How to compile searching software so that it is impossible to reverse engineer
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How to compile searching software so that it is impossible to reverse-engineer. (Private Keyword Search on Streaming Data). Rafail Ostrovsky William Skeith UCLA. (patent pending). Airport 2 passenger list. Airport 3 passenger list. Airport 1 passenger list.

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How to compile searching software so that it is impossible to reverse engineer

How to compile searching software so that it is impossible to reverse-engineer.

(Private Keyword Search on Streaming Data)

Rafail Ostrovsky William Skeith


(patent pending)

Motivation problem 1

Airport 2 to reverse-engineer.

passenger list

Airport 3

passenger list

Airport 1 passenger list

Mobile code

(with state)

Mobile code

(with state)

MOTIVATION: Problem 1.

  • Each hour, we wish to find if any of hundreds of passenger lists has a name from “Possible Terrorists” list and if so his/hers itinerary.

  • “Possible Terrorists” list is classified and should not be revealed to airports

  • Tantalizing question:can the airports help (and do all the search work) if they are not allowed to get “possible terrorist” list?

PROBLEM 1: Is it possible to design mobile software that can be transmitted to all airports (including potentially revealing this software to the adversary due to leaks) so that this software collects ONLY information needed and without revealing what it is collecting at each node?

Non-triviality requirement: must send back only needed information, not everything!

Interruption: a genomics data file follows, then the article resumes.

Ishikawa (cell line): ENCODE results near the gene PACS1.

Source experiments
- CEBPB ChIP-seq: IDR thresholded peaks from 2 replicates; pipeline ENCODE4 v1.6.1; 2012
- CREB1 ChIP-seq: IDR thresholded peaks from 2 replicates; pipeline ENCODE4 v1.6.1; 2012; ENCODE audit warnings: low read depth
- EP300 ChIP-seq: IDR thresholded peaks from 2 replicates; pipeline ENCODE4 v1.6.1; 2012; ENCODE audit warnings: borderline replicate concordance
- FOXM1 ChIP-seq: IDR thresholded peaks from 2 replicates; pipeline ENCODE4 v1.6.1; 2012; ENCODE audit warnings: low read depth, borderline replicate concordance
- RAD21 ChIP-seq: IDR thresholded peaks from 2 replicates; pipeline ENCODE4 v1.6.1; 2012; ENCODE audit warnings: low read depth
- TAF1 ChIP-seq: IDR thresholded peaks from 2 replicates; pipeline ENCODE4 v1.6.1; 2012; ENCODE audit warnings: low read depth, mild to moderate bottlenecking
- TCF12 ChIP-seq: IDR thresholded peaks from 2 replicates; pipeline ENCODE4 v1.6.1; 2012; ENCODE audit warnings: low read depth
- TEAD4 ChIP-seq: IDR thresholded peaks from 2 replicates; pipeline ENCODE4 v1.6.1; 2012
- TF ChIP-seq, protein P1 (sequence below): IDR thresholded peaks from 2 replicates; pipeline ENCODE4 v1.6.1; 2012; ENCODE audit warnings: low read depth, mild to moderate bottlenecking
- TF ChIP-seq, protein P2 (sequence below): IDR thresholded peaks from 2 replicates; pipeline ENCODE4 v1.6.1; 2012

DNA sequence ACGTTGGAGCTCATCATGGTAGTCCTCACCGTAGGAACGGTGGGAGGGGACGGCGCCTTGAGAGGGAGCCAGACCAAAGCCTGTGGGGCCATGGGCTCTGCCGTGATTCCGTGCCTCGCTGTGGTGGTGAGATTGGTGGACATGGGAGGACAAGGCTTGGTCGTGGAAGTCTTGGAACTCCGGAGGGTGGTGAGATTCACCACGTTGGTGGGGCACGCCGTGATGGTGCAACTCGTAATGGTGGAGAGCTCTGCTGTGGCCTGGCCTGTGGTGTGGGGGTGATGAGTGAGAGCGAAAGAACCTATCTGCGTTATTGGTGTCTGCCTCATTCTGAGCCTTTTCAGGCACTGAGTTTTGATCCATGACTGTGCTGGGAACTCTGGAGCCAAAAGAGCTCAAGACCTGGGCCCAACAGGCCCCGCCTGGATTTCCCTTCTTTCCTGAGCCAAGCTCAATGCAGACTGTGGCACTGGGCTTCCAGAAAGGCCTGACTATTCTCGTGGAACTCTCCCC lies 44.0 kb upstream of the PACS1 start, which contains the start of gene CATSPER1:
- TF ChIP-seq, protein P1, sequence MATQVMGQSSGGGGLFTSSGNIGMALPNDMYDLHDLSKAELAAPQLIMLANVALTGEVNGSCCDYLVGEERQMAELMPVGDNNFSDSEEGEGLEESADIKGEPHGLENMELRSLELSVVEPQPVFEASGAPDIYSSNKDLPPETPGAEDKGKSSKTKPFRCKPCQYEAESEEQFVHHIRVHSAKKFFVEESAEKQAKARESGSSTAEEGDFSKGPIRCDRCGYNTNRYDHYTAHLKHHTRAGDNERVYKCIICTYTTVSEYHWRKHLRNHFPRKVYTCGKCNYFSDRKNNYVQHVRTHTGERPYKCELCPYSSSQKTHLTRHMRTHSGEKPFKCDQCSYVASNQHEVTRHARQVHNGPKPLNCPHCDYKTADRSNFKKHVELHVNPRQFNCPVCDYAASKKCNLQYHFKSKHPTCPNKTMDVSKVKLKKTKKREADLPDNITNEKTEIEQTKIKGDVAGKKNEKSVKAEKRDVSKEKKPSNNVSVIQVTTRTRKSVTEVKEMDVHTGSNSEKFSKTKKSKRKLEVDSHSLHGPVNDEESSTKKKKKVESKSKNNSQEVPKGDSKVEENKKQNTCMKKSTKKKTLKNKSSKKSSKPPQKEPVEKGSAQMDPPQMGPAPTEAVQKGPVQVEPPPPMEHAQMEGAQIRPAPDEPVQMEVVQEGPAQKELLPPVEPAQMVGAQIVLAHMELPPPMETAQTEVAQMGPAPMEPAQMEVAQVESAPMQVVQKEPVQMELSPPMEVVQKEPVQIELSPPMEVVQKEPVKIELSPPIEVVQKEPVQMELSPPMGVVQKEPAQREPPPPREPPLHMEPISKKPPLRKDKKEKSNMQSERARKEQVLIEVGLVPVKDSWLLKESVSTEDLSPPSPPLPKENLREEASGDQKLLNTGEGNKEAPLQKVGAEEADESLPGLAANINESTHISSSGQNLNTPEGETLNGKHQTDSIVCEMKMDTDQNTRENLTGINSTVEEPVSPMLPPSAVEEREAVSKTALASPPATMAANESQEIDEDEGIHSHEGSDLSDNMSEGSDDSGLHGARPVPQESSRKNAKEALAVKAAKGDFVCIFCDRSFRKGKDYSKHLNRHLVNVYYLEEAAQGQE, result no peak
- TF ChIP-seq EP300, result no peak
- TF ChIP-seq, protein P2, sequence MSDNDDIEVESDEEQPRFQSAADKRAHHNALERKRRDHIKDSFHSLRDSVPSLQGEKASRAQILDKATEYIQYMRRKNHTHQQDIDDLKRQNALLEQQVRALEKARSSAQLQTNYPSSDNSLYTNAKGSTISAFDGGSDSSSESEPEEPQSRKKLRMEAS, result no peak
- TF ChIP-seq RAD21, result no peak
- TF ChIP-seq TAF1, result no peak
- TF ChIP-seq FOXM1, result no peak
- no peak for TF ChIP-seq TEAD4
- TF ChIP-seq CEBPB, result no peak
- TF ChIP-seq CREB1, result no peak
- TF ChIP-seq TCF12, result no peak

Motivation problem 2
MOTIVATION: Problem 2. to reverse-engineer.

  • Looking for malicious insiders and/or terrorists communication:

    • (I) First, we must identify some “signature” criteria (rules) for suspicious behavior – typically, this is done by analysts.

    • (II) Second, we must detectwhichnodes/stations transmit these signatures.

  • Here, we want to tackle part (II).



PROBLEM 2: Is it possible to design software that can capture all messages (and network locations) that include secret/classified set of “rules”? Key challenge: the software must not reveal secret “rules”.

Non-triviality requirement: the software must send back only locations and messages that match given “rules”, not everything it sees.

What we want

Search software, that has a set of to reverse-engineer.“rules” to choose which documents and/or packets to keep and which to toss.

Small storage (that collects selected documents and/or packets)

Various data streams, consisting of flows of documents/packets

documents/packets that match secret “rules”

Our “compiler” outputs straight line executable code (with program state) and a decryption key “D”.


Small Fixed-size Program State

(encrypted in a special way that our code modifies for each document processed)

Various data streams, consisting of flows of documents/packets

Decrypt using D

What we want

Punch line:

we can send executable

code publicly.

(it won’t reveal its secrets!)

Current practice
Current Practice to reverse-engineer.

  • Continuously transfer all data to a secure environment.

  • After data is transferred, filter in the classified environment, keep only small fraction of documents.

Current practice: to reverse-engineer.



Classified Environment

 D(1,3)D(1,2) D(1,1)











Filter rules are written by an analyst and are classified!

 D(3,3) D(3,2)D(3,1)

Amount of data that must be transferred to a classified environment is enormous!

Current practice1
Current Practice to reverse-engineer.

  • Drawbacks:

    • Communication

    • Processing

    • Cost and timeliness

How to improve performance
How to improve performance? to reverse-engineer.